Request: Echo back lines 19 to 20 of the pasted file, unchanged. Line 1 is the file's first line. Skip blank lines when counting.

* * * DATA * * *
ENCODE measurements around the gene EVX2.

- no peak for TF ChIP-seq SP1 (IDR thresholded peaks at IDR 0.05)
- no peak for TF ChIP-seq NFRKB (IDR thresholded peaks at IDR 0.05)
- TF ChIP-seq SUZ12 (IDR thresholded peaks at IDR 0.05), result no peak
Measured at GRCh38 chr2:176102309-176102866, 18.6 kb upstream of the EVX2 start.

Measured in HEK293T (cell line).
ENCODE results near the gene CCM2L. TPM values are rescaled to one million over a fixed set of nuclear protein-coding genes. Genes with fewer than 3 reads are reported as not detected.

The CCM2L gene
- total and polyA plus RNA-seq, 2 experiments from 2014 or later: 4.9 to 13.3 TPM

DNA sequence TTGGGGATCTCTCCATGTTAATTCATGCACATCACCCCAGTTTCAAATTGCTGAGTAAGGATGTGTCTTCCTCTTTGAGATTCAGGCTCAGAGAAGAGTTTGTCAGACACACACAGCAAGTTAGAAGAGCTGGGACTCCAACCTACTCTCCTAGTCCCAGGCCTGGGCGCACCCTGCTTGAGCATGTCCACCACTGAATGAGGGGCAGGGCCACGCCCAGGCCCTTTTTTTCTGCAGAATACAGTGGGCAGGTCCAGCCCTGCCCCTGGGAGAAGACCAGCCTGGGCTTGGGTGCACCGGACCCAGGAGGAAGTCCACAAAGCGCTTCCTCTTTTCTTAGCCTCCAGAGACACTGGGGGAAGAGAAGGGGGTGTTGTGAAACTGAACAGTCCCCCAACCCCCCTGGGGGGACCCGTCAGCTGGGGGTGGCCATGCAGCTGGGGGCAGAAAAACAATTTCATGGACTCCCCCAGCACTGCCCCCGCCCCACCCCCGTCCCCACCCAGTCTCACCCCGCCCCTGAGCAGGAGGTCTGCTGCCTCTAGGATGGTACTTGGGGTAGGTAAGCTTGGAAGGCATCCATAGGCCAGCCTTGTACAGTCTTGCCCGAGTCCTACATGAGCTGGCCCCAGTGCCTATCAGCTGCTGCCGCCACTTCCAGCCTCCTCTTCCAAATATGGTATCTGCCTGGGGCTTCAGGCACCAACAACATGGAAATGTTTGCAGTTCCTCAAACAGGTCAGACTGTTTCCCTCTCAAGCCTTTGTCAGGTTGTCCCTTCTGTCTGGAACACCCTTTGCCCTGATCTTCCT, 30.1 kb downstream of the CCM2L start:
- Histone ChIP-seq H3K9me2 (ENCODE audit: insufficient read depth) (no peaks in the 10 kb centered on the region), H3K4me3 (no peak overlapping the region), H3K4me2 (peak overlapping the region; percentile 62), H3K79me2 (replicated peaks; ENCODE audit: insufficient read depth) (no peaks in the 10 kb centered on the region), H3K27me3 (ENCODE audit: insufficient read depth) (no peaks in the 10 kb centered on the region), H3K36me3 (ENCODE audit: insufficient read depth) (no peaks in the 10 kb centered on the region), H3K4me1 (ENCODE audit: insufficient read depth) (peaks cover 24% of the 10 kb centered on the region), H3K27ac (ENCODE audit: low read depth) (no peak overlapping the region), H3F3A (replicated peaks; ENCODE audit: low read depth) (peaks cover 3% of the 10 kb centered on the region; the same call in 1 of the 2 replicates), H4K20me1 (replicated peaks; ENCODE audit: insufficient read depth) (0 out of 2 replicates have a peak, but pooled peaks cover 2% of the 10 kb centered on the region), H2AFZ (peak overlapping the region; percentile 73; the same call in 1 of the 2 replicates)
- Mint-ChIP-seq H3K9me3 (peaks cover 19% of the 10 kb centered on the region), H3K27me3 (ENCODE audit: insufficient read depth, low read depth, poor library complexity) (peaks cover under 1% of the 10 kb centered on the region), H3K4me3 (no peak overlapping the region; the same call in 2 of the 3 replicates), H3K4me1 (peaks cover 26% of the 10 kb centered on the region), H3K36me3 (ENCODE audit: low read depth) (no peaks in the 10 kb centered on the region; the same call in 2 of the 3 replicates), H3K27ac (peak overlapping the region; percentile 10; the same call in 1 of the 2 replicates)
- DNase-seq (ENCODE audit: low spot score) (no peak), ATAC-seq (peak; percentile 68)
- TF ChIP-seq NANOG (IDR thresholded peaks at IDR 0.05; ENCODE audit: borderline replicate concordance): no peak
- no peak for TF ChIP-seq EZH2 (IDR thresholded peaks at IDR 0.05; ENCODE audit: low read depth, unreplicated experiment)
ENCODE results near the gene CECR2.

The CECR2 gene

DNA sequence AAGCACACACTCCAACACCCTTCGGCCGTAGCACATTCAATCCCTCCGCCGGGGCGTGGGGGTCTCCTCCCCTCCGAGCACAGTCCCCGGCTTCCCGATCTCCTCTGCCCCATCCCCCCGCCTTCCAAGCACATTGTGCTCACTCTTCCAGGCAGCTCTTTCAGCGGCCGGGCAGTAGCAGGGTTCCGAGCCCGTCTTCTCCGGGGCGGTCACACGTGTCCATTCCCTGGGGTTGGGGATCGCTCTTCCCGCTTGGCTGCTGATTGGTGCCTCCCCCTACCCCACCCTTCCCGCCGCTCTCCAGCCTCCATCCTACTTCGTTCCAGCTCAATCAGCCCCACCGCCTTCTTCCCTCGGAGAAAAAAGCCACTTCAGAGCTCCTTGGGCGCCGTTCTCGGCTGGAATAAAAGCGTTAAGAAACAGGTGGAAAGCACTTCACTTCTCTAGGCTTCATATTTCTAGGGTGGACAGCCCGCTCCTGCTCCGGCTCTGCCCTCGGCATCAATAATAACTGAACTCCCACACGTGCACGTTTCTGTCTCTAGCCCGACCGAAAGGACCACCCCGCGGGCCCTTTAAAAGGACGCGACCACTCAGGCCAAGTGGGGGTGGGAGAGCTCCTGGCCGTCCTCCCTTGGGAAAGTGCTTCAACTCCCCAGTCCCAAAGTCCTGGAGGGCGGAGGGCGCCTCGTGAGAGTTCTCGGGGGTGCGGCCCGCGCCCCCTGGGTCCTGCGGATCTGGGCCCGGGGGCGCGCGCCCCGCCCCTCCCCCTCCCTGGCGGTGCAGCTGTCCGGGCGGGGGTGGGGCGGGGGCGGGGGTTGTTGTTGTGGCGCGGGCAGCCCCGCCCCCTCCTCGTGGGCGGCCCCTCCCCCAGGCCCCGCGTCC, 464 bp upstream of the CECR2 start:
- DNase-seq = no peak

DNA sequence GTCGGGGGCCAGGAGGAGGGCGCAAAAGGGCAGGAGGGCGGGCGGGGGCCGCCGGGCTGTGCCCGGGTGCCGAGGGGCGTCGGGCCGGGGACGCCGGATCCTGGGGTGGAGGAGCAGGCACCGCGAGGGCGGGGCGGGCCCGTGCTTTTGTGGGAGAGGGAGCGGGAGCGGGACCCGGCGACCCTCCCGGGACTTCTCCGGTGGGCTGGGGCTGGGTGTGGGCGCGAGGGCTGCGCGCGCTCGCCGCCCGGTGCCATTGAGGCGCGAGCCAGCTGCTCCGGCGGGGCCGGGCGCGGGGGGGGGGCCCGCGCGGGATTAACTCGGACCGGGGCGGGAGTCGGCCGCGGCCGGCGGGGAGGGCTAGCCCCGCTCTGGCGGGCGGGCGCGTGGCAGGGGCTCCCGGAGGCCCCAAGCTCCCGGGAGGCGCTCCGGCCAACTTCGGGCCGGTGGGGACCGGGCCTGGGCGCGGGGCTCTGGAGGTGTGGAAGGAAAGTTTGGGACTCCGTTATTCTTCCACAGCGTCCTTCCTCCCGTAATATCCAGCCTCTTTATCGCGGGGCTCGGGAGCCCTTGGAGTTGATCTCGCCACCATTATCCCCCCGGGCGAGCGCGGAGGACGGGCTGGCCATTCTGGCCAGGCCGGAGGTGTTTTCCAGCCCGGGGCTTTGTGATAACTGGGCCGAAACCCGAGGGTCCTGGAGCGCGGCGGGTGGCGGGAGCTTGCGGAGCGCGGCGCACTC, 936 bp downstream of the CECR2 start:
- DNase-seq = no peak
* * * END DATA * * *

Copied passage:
- DNase-seq = no peak

DNA sequence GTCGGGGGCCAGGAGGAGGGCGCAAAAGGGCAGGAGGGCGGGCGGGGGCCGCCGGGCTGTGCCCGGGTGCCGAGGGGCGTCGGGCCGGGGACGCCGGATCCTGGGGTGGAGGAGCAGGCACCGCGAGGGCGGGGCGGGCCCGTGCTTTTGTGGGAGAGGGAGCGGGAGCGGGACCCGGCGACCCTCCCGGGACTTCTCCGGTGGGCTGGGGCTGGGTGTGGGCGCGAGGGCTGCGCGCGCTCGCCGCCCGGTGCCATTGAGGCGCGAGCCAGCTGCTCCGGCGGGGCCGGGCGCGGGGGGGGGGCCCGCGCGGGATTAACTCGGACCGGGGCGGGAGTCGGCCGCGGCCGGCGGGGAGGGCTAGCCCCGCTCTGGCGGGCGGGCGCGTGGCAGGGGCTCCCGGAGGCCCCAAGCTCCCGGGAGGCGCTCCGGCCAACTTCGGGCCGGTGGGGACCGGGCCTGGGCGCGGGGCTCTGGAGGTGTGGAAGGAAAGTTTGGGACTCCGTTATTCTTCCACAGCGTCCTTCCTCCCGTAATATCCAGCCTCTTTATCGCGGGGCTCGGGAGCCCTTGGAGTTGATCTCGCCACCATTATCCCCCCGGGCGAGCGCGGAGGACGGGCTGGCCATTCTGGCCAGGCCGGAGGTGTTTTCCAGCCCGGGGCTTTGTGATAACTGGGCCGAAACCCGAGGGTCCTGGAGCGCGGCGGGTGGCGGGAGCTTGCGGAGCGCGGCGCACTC, 936 bp downstream of the CECR2 start: